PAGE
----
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How agencies are stopping fraud with technology

Editor's note: This story was modified after its original publication to correct a reference to the Health and Human Services department's Office of Inspector General.

Good news rarely makes the headlines, especially when it involves the federal government. Typically, the more salacious the incident, the more coverage it gets. But at today’s FedInsider's breakfast briefing at the Willard InterContinental Hotel in Washington, DC, government officials got the opportunity to share some of their success stories in preventing waste, fraud and abuse and discuss how technology helped wage a war on improper payments.

The “Unmasking Fraud, Waste, and Abuse: Tools, Techniques and Technology” event brought together officials from the Social Security Administration, the Health and Human Services Department's Office of Inspector General and the Agriculture Department as well as two industry experts to discuss what agencies are doing to meet President Obama’s goals to reduce improper payments by $50 billion by the end of 2012. Here are some highlights that touch on what agencies are doing to fight fraud.

Data analysis: HHS OIG’s Office of Audit Services is using data analysis and data mining to sort through large volumes of data to identify fraud and waste. Geographical maps are also used to examine outliers and unusual patterns among beneficiaries’ claims. For example, a high number of Medicaid and Medicare claims in Florida typically won’t raise suspicions because many senior citizens retire there. But a high number of claims in an area like Utah could cause concern and prompt further investigation, said Gloria Jarmon, deputy inspector general for the Office of Audit Services within the HHS OIG.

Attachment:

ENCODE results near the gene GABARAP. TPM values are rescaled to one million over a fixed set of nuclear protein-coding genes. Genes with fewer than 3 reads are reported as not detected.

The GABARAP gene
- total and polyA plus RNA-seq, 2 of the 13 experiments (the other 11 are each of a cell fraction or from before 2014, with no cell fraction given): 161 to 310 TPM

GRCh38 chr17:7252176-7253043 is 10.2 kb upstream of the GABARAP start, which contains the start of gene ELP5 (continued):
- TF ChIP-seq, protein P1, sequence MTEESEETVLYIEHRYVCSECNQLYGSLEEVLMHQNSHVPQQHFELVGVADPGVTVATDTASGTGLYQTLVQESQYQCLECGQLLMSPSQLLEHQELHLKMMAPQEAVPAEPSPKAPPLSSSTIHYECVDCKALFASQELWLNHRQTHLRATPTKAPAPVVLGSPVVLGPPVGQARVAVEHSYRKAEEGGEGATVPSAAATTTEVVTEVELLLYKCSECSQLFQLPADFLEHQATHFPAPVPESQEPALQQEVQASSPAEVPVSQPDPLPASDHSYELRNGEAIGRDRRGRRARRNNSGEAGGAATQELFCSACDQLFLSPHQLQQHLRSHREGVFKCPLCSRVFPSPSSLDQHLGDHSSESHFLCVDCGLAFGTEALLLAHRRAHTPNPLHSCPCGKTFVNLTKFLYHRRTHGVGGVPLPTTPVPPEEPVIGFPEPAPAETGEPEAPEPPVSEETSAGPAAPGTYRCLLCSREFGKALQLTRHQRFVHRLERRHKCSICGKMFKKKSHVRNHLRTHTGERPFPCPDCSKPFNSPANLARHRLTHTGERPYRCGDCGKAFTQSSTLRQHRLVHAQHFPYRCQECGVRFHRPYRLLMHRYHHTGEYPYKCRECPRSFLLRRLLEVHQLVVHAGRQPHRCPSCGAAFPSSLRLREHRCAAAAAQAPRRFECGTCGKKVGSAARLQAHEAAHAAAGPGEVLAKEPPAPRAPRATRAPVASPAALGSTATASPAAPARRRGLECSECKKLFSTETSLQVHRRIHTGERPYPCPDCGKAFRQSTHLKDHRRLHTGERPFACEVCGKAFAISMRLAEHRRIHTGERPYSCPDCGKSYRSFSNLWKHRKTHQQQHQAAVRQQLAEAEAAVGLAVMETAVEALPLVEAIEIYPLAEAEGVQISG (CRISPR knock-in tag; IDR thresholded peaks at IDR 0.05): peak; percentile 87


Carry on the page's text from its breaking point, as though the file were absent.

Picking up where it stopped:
Continuous monitoring:  Continuous Transaction Monitoring is just one type of smart technology that has proven successful in preventing improper payments and other incidents of fraud and waste, said Aubrey Vaughan, managing director of the public sector at Oversight Systems. Technology such as CTM makes it possible to “monitor 100 percent of your universe, 100 percent of your transactions, and allows your employees or your accountants to get back to doing their job,” he said. Many fear that implementing new technology and seeing results just takes too long. But Vaughan said seeing results could take as a little as four months and save billions of tax dollars. For example, the Defense Department’s Business Activity Monitoring project saved the government more than $1 billion in the first 15 months of use. 

Data matching: Because of the vast amount of data within the federal government, “data matching is extremely important,” said Jessica Shahin, associate administrator for the Supplemental Nutrition Assistance Program at USDA. The system allows in-state or out-of-state agencies to access each other’s databases, making it easier to detect and prevent duplicate participation of the SNAP. USDA also has a nationwide database, the Electronic Disqualified Recipient System, into which states are required to enter data about disqualified SNAP recipients. States also must check the database to ensure recipients aren’t in the system to receive benefits erroneously. 


Posted by Camille Tuutti on Mar 08, 2012 at 12:19 PM


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